Six dynamic young women have been recognized as Africa’s top female innovators in 2017.
These women are innovators from a range of field including agriculture, health, solar power and others. They are from South Africa, Nigeria, Kenya and Uganda.
South Africa and Nigeria had two winners each while Kenya and Uganda had one winner each.
They will be contributing to discussions and generating action plans that will boost entrepreneurship in Africa at the ongoing World Economic Forum (WEF) on Africa taking place in Durban, South Africa.
The winners are:
1. Oluwayimika Angel Adelaja – Fresh Direct, Nigeria
She is the founder and Executive Director of Fresh Direct Produce and Agro-Allied Services. It is an indigenous agricultural production and processing company that bring together communities and advanced technology to provide exquisitely grown organic fruits, vegetables and meats and processed end products.
She has pioneered stackable container farms and helped urban populations reduce stress on land use and also gain access to high-quality produce. According to company, its organic urban farms use less water and land than conventional farming while producing a 15 times higher yield.
2. Temie Giwa-Tubosun – LifeBank, Nigeria
She is one of the young ladies in Nigeria working hard to change things in the health sector. She is the founder and CEO of LifeBank which is deploying the latest in digital supply chain thinking to deliver blood and other high-value medical products to hospitals and health centres.
Using an app, LifeBank provides records of blood banks available all over Lagos, which allows health centres to find the relevant blood types and order for delivery. It also ensures health workers get the life-saving inputs they need before they even arrive at the hospital.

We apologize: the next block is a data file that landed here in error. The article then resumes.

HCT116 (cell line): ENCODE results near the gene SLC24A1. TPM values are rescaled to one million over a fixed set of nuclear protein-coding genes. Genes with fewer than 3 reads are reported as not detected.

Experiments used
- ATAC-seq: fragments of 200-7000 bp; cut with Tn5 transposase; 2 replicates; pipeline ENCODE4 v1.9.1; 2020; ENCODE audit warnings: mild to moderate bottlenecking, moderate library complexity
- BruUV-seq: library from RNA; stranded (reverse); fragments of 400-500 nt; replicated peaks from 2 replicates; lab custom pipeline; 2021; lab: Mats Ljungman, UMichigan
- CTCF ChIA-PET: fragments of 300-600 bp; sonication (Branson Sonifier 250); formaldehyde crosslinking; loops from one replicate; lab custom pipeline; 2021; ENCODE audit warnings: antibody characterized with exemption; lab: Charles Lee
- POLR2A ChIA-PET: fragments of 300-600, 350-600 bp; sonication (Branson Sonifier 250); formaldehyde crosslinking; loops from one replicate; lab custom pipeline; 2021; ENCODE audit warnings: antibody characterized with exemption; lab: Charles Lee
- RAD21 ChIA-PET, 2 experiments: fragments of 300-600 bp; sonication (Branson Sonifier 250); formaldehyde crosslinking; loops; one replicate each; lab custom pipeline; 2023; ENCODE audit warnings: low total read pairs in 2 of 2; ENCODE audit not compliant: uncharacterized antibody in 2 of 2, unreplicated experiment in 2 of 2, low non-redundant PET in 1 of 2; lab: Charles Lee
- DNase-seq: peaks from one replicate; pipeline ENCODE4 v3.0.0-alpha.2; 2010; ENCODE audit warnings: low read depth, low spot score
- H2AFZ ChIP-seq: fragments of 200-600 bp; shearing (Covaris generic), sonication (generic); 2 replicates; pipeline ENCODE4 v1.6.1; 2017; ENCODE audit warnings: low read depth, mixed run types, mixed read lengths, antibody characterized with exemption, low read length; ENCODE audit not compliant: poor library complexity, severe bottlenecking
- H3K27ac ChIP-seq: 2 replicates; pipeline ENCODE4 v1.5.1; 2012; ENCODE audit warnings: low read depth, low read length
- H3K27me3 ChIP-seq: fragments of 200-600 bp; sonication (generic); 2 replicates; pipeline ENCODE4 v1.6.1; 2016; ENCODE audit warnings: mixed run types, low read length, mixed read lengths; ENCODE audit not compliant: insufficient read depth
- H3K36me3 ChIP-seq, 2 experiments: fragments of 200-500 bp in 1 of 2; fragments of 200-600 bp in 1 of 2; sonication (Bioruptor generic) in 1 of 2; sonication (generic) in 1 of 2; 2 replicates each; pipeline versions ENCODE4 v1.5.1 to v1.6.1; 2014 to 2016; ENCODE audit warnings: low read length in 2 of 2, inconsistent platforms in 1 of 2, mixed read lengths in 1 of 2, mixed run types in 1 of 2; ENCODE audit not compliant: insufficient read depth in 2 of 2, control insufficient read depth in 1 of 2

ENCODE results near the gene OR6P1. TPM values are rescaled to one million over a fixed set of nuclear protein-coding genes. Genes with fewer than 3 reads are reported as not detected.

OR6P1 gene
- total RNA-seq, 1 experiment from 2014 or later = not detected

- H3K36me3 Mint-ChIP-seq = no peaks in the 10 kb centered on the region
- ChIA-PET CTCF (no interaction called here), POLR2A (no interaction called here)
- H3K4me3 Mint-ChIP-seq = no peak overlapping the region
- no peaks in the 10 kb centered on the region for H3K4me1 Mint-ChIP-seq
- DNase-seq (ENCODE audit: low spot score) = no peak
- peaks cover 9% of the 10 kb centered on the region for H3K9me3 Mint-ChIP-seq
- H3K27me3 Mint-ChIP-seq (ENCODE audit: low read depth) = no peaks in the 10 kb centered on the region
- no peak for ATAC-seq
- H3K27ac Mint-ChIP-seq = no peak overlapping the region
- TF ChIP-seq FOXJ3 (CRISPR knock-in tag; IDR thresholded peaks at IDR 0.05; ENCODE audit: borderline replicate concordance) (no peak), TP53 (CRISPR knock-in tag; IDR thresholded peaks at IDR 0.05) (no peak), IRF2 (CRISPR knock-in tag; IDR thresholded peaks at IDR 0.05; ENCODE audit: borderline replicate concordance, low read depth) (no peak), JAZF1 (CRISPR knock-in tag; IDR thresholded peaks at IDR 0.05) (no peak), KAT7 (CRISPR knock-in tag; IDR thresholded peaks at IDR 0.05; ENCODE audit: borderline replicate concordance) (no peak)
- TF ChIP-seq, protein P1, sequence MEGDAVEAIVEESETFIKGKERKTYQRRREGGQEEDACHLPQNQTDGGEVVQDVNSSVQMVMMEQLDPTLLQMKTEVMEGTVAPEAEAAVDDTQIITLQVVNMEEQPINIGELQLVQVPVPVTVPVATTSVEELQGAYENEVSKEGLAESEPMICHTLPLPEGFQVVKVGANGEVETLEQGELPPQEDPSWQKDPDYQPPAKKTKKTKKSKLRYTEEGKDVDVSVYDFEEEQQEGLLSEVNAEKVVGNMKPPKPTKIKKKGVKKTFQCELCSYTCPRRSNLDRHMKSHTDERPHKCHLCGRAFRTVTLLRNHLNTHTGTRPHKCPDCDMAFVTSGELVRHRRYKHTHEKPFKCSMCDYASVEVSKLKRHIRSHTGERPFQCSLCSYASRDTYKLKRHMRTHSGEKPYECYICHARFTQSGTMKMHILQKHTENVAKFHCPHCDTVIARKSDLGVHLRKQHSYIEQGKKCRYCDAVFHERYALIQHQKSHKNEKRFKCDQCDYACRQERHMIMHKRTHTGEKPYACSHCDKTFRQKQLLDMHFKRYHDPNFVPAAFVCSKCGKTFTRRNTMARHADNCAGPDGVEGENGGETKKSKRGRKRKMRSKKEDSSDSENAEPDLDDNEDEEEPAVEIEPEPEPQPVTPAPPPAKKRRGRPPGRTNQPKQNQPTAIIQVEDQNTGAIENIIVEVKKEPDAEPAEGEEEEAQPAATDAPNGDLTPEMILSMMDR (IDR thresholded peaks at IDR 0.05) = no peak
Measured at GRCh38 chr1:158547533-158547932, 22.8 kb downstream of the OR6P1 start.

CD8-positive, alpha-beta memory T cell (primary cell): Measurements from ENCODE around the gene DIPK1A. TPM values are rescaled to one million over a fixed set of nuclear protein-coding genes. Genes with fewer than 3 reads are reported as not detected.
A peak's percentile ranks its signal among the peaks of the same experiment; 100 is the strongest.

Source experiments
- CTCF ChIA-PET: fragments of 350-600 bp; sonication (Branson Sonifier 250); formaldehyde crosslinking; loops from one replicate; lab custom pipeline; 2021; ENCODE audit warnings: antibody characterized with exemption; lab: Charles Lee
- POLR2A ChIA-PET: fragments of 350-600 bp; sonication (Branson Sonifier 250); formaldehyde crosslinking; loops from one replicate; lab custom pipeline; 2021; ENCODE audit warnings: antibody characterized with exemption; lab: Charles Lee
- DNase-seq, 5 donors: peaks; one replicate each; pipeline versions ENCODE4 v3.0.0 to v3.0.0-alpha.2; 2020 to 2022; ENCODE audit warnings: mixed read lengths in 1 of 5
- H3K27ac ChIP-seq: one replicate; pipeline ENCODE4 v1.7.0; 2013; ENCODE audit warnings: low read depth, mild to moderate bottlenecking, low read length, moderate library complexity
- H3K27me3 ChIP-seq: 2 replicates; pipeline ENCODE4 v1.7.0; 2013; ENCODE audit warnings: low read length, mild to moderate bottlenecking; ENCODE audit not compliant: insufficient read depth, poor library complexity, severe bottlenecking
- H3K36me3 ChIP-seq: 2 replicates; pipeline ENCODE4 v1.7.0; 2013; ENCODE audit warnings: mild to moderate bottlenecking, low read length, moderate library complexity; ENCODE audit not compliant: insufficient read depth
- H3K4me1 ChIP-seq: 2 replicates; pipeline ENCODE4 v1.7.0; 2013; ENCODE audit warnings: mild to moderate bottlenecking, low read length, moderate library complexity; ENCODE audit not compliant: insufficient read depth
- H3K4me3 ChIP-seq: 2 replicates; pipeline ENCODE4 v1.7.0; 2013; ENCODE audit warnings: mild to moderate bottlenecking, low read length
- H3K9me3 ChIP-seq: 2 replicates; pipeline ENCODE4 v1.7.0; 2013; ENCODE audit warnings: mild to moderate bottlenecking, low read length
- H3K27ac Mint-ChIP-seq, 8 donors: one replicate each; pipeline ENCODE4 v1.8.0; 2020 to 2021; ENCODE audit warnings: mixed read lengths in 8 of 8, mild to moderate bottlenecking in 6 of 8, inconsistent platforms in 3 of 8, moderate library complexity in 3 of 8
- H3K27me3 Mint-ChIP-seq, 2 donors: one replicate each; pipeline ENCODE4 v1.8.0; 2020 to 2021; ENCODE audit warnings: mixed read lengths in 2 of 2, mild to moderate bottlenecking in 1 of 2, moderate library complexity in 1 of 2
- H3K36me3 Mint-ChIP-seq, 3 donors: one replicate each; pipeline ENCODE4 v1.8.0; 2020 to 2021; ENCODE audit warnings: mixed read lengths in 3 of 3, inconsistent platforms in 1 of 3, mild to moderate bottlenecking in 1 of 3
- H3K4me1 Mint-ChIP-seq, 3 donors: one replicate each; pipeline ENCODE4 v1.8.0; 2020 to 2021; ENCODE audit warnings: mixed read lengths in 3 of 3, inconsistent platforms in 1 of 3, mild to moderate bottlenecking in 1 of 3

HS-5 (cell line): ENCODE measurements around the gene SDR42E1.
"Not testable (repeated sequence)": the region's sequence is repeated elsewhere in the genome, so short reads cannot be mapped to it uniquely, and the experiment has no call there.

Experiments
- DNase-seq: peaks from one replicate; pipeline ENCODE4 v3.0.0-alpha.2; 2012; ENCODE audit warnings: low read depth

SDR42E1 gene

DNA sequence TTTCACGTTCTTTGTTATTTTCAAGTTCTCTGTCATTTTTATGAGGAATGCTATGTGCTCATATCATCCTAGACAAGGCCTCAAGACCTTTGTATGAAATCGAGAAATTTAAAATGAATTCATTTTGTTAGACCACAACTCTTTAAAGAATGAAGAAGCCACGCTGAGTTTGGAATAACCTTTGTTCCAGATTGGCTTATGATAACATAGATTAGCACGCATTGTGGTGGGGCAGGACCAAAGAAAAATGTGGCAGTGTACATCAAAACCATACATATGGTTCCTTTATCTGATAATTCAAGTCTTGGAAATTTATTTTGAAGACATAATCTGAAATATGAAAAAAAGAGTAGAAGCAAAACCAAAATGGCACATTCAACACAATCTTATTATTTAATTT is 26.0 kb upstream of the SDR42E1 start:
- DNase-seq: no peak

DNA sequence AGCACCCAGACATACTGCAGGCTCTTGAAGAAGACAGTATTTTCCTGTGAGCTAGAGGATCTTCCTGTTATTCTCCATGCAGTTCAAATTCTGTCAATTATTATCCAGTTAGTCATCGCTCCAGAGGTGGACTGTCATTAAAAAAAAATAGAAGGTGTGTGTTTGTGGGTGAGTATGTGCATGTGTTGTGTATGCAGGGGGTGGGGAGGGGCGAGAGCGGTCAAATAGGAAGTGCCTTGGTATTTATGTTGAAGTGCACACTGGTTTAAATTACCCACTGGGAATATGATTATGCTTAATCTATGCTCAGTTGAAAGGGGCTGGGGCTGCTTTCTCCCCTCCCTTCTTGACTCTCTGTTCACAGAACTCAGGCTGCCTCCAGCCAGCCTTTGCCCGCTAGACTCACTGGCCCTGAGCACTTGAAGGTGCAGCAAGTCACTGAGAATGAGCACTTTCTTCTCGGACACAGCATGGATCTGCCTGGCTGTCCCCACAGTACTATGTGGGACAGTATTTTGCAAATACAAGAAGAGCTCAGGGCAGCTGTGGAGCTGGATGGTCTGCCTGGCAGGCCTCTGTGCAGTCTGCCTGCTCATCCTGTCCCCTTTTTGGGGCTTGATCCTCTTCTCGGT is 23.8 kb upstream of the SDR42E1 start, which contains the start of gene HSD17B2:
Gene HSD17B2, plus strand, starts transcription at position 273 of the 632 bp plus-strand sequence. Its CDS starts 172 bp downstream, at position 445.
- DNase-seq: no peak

3. Esther Karwera – Akorion, Uganda
She is a software developer, energetic entrepreneur and co-founder of Akorion Company limited. Akorion is an ICT company which aims at improving the livelihood of smallholder farmer, reduce costs of transaction and increase efficiency along the agricultural value chain in Uganda.
Akorion has developed software that integrates smallholder farmers into digital value chains, helping them sell directly to agribusinesses. The company’s growth is supported by a network of village-based service providers.
4. Darlene Menzies – FinFind, South Africa
She is a technology innovator with firsthand experience in what it takes to start and grow a business. She has used this experience to develop practical, easy-to-use software tools for small businesses.
FinFind is a one-stop solution for access to finance for small business, which aims at helping SMEs and start-ups secure financing. It brings together the providers and seekers of SMME finance with a focus on readying small businesses to access finance. The company has been able to improve entrepreneurs’ access to vital capital and help lenders identify a pipeline of quality loan leads.
5. Aisha Pandor – SweepSouth, South Africa
Since she founded SweepSouth in June 2014, the company has created employment opportunities for 3,000 domestic cleaners. SweepSouth is an online technology platform for booking, managing, and paying for domestic cleaning services within a few minutes from your laptop, phone or tablet.
Clients are connected with domestic cleaning professionals who go through a rigorous interview process and are experienced. Think of it as the “Uber of cleaning”.
6. Charity Wanjiku – Strauss Energy Limited, Kenya
She is the CEO and co-founder of Strauss Energy, a startup which deals in renewable energy solutions. Strauss Energy manufactures, sells and installs 2-in-1 Stima roofing tiles with integrated solar cells to affordably tap solar energy from the estate roofs, and have the solar power evacuated back to the national grid. Its proprietary solar roofing tiles are able to undercut conventional solar tiles by 30 percent.
This is the second year the WEF is running this competition. The search was initiated to demonstrate the positive role that women are playing in helping drive growth, create employment and prepare the region for the Fourth Industrial Revolution.
The criteria for the challenge required entrants’ companies to be less than three years old, be earning revenue for at least a year, and have proven innovation and positive social impact.
Five winners were selected from the 2016 #WEFAfrica Forum’s challenge to find Africa’s top women innovators.
Last year’s winners were inspiring women working on everything from solar-powered vending carts to paperless health insurance.
So who will be the 2017 #WEFAfrica2018 Innovators in Africa?